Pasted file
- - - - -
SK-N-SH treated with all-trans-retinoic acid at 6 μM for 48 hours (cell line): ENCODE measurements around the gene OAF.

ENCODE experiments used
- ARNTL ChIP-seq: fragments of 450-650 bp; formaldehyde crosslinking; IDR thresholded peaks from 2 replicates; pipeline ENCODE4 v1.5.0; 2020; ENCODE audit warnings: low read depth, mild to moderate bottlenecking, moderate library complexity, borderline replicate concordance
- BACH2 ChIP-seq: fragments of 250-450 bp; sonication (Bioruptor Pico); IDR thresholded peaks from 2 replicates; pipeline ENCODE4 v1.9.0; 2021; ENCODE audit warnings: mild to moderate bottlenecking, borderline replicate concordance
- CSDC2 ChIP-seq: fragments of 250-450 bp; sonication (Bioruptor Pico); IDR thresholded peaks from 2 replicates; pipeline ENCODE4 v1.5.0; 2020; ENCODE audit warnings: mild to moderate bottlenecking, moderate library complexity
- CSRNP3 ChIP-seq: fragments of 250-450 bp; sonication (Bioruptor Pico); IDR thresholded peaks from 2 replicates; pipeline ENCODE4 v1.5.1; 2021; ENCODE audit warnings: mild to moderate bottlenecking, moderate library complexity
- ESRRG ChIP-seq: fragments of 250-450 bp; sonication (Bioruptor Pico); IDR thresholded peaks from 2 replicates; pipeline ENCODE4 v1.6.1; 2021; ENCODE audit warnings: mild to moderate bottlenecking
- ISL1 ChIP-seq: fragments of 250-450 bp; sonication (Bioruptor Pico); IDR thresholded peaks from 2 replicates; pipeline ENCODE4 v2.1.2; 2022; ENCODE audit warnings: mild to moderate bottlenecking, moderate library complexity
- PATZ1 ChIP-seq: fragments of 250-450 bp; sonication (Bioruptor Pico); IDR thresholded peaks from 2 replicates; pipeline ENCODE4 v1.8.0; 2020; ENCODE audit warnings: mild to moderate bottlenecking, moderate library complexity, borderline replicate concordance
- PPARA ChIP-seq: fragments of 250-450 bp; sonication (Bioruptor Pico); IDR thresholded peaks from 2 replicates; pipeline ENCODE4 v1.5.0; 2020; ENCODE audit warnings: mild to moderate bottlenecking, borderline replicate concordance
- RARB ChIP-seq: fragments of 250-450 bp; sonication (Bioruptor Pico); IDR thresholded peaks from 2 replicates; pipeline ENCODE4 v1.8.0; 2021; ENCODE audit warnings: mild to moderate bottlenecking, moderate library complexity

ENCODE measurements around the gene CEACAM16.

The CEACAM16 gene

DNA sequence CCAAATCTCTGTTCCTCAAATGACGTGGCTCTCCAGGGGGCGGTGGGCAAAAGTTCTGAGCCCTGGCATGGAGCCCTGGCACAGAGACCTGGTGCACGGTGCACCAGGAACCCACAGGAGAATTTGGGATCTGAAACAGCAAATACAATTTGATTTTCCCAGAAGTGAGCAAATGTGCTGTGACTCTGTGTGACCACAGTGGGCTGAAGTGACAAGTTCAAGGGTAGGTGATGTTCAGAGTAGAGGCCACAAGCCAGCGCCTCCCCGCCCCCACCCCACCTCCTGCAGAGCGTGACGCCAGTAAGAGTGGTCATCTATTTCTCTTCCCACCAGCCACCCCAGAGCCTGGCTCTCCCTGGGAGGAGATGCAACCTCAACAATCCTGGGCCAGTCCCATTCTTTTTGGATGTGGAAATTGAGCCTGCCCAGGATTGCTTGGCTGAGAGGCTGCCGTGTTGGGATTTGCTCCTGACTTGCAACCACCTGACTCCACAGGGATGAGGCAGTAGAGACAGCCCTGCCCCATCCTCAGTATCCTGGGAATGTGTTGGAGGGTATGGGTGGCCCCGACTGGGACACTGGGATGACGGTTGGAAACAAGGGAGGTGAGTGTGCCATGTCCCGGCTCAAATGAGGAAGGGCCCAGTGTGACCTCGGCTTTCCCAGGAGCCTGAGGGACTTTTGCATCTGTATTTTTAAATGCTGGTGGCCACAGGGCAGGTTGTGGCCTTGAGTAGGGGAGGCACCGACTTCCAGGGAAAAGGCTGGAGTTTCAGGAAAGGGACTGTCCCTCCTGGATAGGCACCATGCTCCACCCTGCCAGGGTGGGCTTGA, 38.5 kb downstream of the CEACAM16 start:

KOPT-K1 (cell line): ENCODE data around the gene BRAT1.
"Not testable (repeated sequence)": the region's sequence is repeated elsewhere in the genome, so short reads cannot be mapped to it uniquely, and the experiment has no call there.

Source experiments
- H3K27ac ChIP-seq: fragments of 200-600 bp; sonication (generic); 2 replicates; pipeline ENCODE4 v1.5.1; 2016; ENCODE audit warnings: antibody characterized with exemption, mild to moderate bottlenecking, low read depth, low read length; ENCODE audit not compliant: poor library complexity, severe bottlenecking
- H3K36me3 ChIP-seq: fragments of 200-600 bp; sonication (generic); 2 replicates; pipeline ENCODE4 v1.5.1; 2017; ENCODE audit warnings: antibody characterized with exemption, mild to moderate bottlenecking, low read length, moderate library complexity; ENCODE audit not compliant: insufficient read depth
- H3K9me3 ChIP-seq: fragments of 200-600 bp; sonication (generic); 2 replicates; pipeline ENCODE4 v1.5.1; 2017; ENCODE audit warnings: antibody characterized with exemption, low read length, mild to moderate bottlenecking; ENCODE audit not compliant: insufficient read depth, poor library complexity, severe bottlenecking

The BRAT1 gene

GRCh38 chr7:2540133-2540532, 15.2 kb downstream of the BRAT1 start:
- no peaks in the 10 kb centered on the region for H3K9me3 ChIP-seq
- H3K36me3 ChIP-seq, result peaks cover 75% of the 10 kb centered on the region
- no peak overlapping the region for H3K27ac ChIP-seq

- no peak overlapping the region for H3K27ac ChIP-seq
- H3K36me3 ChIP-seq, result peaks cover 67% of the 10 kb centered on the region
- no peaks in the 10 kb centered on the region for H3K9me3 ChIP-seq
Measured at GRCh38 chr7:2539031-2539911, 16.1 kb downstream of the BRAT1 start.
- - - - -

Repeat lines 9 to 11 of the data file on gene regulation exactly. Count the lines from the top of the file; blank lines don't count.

- PATZ1 ChIP-seq: fragments of 250-450 bp; sonication (Bioruptor Pico); IDR thresholded peaks from 2 replicates; pipeline ENCODE4 v1.8.0; 2020; ENCODE audit warnings: mild to moderate bottlenecking, moderate library complexity, borderline replicate concordance
- PPARA ChIP-seq: fragments of 250-450 bp; sonication (Bioruptor Pico); IDR thresholded peaks from 2 replicates; pipeline ENCODE4 v1.5.0; 2020; ENCODE audit warnings: mild to moderate bottlenecking, borderline replicate concordance
- RARB ChIP-seq: fragments of 250-450 bp; sonication (Bioruptor Pico); IDR thresholded peaks from 2 replicates; pipeline ENCODE4 v1.8.0; 2021; ENCODE audit warnings: mild to moderate bottlenecking, moderate library complexity